One boyfriend from her college days was a talented painter who now owns a successful gallery in Provincetown (yes, he’s gay, but according to him they made wild love in the sixties). Her first husband is a photographer, an eloquent and frequent letter-writer, and a surprisingly good Christmas present-wrapper. My father was an expert welder and metal fabricator, a good carpenter, a good mechanic, a great teacher, a human road atlas, and he had an impeccable driving record in both cars and 18-wheelers. The man after him was a metal worker as well, a passionate chef who made his own pasta, a motorcycle-rider, and a green thumb, particularly when growing hot peppers. The next (and I think last) one was a finish carpenter who made and collected boomerangs, played the saxophone, cooked with a wok like he was Asian, and introduced me to the concept of sarcasm (and a lot of weird jazz music).

My mother’s lovers were very different men, with many very different interests and a few common ones. The thread that connected them all, from her college days until she became too sick to really have relationships anymore, was talent. Not just the ability to do something, but the innate gift of doing it well. Doing it better. Doing it with an identifiable style. She liked men who were already so good at what they did that they couldn’t help but teach other people.

She, too, was that talented.

My mother was a silversmith, a goldsmith and a blacksmith. She worked with leather, wrote poetry, drew compulsively, and cooked without recipes. She played the guitar, the oboe, the flute, and the piano. She sewed her own clothes, and clothes for me. She grew exotic tulips and tomatillos in the garden, taped music off of public radio, and loved to sail. She wasn’t afraid to get her hands dirty; in fact she loved getting her hands dirty. It was what she lived for.

She was my father’s type, to a tee.

My father had no patience for incompetence, and by his standards nearly everyone was incompetent. He respected people who worked hard to be the best at what they did. He was so tough himself, he probably would have laughed at a woman who was too squeamish to gut a fish. He loved to have long conversations, and would have quickly become bored with a woman who couldn’t challenge him and occasionally win. He detested what he called “cookie cutter” women, and always encouraged me to have my own personal style.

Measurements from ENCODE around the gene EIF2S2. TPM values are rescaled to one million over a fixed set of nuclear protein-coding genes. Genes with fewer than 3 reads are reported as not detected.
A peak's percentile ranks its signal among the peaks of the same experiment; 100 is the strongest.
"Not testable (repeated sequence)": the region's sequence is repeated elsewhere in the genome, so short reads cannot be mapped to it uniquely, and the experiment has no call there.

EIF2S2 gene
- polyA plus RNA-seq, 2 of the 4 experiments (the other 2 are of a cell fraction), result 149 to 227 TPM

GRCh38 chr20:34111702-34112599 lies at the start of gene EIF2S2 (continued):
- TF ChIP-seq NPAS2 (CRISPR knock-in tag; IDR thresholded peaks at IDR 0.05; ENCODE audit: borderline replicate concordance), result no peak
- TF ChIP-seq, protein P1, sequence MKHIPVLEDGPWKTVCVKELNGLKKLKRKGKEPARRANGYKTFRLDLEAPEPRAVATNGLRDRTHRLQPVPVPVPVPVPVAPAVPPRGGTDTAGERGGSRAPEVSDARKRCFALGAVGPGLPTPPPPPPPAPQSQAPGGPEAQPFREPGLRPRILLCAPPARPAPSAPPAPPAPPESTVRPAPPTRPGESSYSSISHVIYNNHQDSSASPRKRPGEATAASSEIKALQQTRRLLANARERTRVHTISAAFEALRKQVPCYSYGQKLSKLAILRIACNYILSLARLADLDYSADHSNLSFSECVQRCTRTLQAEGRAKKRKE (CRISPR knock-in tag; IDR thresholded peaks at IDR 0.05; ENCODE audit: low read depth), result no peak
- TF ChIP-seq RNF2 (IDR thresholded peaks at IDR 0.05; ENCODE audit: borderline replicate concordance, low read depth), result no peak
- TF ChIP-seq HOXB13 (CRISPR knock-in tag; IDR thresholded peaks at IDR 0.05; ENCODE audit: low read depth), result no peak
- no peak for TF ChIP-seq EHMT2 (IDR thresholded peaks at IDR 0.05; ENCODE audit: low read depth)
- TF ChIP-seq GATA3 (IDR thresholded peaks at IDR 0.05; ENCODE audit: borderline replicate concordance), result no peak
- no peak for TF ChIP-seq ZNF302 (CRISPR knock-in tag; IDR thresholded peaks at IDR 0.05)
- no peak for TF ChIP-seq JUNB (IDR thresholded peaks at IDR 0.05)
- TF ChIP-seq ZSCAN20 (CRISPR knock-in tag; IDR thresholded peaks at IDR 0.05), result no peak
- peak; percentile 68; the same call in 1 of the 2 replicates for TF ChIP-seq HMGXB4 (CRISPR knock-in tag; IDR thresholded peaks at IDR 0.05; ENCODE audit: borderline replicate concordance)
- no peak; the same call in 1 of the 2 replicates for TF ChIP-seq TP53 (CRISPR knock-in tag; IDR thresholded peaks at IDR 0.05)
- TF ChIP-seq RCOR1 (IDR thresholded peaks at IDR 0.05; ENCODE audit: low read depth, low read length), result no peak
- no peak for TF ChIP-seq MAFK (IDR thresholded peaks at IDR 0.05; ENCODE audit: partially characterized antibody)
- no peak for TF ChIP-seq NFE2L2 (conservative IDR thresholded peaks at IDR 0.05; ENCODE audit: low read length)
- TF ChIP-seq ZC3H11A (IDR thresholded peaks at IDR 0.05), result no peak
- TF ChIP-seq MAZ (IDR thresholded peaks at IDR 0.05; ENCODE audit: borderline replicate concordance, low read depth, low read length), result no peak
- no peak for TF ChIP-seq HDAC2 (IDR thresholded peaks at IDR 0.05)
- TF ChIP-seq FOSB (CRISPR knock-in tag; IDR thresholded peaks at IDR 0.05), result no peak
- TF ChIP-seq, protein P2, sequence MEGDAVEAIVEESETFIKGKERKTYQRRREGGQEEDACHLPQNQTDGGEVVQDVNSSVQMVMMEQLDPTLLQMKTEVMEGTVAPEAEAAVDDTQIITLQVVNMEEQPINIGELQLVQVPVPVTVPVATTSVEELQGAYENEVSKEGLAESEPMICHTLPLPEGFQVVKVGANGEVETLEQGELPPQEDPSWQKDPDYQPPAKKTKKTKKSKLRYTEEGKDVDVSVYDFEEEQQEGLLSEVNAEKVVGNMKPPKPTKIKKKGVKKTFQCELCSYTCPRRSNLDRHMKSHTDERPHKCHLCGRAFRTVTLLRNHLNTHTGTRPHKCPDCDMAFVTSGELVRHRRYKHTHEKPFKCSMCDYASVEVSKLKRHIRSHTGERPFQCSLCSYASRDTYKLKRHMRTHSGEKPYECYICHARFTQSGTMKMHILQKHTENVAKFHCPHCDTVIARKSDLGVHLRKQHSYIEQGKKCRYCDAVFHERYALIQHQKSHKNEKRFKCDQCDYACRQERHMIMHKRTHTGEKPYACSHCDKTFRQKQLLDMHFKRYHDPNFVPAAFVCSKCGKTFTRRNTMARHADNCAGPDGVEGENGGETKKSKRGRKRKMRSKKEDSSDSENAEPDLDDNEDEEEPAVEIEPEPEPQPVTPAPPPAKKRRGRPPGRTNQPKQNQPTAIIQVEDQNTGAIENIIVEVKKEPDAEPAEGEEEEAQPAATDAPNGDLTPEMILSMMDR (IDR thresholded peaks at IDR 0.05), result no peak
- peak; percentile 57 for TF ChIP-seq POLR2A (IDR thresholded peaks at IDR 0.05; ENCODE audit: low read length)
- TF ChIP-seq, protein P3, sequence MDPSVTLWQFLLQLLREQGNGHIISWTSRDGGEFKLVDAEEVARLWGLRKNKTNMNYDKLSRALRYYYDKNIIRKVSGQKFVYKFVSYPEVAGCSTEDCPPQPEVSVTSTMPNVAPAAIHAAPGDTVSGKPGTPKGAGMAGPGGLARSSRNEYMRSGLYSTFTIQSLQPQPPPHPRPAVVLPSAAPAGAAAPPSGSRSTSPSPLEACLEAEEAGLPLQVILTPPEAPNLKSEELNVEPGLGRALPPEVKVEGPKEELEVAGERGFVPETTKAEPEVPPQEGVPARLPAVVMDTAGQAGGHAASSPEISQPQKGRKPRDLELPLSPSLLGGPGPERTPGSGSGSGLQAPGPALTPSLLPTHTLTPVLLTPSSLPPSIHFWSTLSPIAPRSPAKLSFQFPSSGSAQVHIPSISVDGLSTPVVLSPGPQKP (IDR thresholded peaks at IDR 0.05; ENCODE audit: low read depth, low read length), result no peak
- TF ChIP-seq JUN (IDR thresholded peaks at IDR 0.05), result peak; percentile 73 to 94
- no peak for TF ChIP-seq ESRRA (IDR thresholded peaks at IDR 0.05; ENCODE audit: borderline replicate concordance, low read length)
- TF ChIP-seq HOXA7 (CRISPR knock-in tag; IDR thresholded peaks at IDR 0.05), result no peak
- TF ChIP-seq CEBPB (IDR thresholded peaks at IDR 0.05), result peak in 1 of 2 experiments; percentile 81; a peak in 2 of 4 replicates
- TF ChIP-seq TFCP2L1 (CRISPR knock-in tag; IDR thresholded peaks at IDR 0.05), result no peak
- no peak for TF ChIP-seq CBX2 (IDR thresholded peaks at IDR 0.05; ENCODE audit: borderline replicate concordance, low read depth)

My mother had style. Hers was part carpenter, part hippie, part Jackie O., and part Isadora Duncan. She wore gorgeous silk scarves with jeans, handmade leather sandals and giant movie-star sunglasses. She drove a black MG with red leather interior, smoked marijuana, and drank Kahlua and cream out of the same thumbprint glass goblet every night. She had diamond-paned windows in her house, and named her cat in French.

I know she had no problem matching my father in conversation or argument. She’d never let a man bait her hook, or complain that her nice clothes might get dirty.

Of course they were so much alike, it’s no wonder they didn’t get along…


I Always Miss Somebody

Perhaps I need to become a flight attendant. Or hook up with someone who works for an airline.

‘Cause I’ve tried to teleport, and failed. Over and over again.

But I don’t think I’ll ever be satisfied in one place if my friends are elsewhere–and many of them always will be. So I need to find a way to fly all the time for very little money (or become rich).

Otherwise I might never stop moving.